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In the Engine Designer, the RPM slider obviously drives the rpm parameter of the engine, but how is the load parameter driven? Is there some algorithm in the Engine Designer pretending the load is that of a car, I’m guessing by reading the changes in rate of the RPM slider and converting this into a load, or is there something more intrinsic here that I’m missing?

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Yes its just a simple thing that uses the acceleration of the rpm slider to set the load, with smoothing.

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[quote:2sngflbe]Yes its just a simple thing that uses the acceleration of the rpm slider to set the load, with smoothing.[/quote:2sngflbe]

OK. But how does a programmer set the load parameter utilitzing the connection between load and rpm in the engine designer tool? I can come up with my own treatment for how to set the load parameter in code but that defeats the purpose of the designer tool. Is the load parameter as a function of the rpm parameter exposed anywhere?
Thanks

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[quote:2levtive]OK. But how does a programmer set the load parameter utilitzing the connection between load and rpm in the engine designer tool? I can come up with my own treatment for how to set the load parameter in code but that defeats the purpose of the designer tool.[/quote:2levtive]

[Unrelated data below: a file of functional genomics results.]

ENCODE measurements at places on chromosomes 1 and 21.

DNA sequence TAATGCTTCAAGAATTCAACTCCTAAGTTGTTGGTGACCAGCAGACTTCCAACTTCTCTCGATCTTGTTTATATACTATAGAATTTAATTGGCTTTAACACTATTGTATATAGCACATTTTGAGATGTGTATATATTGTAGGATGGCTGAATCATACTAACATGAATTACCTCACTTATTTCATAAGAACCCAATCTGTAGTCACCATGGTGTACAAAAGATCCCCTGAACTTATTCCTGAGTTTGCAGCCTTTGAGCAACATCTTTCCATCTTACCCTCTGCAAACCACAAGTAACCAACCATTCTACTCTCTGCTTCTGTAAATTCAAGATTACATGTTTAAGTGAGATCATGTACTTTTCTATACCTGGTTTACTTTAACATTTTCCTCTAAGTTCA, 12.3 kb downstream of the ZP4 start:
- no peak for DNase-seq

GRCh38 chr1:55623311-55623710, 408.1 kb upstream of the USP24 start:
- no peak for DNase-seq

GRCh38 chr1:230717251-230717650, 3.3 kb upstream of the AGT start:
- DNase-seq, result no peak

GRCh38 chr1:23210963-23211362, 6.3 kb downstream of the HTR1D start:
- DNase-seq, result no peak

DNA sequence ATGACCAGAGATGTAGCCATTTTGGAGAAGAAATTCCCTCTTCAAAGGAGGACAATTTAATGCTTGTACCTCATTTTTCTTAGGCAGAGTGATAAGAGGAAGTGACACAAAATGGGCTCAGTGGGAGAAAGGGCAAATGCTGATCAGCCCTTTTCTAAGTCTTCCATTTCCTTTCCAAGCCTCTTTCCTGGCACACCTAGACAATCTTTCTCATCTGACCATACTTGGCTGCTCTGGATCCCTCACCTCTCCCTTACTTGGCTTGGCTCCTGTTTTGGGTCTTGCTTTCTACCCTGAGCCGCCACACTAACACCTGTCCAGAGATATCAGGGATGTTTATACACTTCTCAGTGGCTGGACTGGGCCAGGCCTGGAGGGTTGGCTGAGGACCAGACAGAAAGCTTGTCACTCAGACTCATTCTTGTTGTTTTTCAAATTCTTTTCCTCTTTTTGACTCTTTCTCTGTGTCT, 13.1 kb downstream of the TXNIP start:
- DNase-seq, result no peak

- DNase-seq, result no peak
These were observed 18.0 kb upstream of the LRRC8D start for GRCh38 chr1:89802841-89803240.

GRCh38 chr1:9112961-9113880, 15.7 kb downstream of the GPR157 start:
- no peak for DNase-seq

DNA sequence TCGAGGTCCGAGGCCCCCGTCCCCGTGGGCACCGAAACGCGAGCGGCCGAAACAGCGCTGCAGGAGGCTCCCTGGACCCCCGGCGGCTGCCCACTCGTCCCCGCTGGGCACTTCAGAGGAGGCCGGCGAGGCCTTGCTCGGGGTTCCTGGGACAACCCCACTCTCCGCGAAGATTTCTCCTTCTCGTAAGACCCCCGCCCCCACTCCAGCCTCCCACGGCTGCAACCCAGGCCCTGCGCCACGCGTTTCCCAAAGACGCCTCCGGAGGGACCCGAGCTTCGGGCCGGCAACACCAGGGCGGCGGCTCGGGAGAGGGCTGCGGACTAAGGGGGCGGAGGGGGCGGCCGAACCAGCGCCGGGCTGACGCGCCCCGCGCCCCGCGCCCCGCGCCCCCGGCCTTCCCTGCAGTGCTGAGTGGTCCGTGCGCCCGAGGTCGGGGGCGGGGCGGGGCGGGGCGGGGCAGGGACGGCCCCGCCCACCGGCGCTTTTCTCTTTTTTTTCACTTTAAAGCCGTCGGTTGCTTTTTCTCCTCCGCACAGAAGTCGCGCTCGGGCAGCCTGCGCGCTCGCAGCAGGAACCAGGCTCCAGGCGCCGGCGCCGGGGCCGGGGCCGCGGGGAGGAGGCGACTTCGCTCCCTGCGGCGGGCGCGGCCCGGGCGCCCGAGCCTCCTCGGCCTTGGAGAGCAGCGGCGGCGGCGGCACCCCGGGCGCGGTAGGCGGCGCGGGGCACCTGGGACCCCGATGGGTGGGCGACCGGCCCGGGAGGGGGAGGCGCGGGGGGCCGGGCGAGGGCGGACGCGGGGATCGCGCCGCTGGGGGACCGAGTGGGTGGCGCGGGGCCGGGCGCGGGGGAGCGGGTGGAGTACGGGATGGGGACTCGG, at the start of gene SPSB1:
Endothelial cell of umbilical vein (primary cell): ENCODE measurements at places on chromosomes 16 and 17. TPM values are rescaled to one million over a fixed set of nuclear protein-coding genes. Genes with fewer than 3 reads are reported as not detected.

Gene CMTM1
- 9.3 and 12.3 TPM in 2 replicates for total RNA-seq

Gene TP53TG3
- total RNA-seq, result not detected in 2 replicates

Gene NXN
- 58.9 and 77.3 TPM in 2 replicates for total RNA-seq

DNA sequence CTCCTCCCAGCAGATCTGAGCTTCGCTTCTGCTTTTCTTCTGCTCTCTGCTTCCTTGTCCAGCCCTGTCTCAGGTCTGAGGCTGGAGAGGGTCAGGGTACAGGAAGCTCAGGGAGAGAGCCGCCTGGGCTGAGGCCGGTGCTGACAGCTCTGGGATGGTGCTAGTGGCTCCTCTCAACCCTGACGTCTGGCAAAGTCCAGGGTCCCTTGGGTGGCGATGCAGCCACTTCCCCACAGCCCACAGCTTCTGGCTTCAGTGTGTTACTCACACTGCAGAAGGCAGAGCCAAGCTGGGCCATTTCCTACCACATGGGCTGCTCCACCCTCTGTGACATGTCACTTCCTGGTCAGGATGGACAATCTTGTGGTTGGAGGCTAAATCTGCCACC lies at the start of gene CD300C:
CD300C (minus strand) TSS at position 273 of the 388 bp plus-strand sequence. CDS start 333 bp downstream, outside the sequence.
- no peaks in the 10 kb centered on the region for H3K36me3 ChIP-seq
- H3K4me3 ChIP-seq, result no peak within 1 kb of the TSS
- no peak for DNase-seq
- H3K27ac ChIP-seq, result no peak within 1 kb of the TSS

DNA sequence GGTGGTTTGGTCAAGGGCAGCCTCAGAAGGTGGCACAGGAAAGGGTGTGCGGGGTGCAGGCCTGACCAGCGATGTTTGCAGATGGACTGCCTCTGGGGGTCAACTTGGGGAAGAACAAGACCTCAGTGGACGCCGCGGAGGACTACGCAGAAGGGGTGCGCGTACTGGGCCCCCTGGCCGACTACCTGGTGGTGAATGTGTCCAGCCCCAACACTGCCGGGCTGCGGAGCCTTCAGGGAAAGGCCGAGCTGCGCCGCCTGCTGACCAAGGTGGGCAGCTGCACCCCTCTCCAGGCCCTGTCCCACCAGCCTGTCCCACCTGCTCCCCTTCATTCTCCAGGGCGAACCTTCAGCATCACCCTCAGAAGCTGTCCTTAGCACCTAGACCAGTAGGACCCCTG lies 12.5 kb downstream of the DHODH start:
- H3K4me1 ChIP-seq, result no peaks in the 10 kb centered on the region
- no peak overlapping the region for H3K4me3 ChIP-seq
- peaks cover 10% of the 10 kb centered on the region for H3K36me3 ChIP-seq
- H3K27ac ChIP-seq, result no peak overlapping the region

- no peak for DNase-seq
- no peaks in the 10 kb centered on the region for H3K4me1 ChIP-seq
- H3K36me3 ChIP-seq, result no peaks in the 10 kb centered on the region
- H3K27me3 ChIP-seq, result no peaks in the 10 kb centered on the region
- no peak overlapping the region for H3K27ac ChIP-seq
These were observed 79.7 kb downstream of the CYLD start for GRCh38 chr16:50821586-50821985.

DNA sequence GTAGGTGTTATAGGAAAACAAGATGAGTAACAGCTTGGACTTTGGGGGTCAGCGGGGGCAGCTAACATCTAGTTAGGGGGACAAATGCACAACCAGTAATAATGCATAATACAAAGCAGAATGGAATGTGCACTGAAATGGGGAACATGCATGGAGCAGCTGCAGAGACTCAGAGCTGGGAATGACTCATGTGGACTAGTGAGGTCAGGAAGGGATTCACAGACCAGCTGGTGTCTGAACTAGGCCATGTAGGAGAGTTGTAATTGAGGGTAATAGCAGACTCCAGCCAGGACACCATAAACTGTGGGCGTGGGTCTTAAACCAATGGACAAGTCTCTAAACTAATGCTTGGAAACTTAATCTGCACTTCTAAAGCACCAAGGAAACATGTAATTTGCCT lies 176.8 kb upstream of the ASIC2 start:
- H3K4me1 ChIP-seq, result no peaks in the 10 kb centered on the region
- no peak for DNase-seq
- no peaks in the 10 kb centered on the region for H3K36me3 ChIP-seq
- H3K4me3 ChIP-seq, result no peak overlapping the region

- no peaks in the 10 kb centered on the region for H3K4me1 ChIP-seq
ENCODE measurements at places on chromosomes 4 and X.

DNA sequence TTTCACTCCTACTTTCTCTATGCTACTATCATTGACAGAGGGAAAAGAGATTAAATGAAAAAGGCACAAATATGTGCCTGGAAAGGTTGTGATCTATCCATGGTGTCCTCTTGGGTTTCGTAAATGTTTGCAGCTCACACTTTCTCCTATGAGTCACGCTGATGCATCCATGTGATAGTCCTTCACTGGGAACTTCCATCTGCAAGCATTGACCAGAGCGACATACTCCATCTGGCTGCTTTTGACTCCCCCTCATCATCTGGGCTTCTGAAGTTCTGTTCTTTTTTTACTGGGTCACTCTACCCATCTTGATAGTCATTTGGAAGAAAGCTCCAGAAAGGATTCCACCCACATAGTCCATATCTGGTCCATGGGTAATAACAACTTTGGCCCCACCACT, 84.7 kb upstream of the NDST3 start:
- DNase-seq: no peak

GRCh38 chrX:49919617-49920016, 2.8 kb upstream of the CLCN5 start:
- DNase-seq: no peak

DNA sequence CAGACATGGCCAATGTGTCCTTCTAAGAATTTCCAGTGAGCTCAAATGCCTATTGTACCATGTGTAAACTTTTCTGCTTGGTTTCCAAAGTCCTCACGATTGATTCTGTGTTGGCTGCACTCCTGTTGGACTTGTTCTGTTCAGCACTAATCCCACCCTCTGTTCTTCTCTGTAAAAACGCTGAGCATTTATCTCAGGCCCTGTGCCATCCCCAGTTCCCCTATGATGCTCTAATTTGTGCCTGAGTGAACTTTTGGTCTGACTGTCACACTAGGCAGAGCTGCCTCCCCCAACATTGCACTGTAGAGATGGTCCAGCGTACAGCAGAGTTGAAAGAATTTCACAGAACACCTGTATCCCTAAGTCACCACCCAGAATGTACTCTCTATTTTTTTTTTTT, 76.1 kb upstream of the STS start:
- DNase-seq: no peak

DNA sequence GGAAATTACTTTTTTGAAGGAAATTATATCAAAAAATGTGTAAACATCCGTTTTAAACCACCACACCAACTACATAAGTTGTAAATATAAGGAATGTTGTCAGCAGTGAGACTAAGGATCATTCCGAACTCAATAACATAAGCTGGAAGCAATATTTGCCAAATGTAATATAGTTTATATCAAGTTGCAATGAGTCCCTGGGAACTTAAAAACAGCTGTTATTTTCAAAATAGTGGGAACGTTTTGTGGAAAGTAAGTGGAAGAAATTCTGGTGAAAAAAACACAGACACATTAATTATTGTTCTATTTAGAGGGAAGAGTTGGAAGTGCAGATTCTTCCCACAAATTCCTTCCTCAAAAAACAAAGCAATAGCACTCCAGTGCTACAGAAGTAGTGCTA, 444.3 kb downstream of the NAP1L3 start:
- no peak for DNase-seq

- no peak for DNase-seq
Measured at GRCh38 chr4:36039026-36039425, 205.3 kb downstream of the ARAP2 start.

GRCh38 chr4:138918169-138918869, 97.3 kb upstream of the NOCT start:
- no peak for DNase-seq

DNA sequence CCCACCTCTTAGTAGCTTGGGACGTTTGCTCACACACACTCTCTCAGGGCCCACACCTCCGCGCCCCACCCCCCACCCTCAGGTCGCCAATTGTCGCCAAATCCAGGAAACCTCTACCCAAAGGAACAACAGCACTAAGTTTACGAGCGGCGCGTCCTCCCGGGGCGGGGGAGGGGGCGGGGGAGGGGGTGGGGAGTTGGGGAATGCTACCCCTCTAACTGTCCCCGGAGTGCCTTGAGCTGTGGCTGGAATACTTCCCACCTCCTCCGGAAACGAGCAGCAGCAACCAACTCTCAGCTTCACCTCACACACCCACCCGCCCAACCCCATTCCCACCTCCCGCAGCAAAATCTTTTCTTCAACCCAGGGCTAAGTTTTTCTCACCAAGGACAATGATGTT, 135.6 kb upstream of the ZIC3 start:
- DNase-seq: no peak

No, the purpose of the engine designer dialog is just to do a quick preview of your engine outside of your game. When you use your engine events inside your game then your car physics code can set the load directly. FYI, load in the engine designer dialog is calculated something like :

[code:2levtive]targetload = ((rpm_slidervalue – rpm) * loadscale_slidervalue) + 1) * 0.5
rpm += ((rpm_slidervalue – rpm) * rpmsmooth_slidervalue)
load += ((targetload – load) * loadsmooth_slidervalue)
[/code:2levtive]

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‘load’ is supposed to be if you’re going up a hill or down a hill, or if you’re accelerating or decellerating, the dialog in fmod designer has nothing to do with that, and as andrew says, is just a preview tool.

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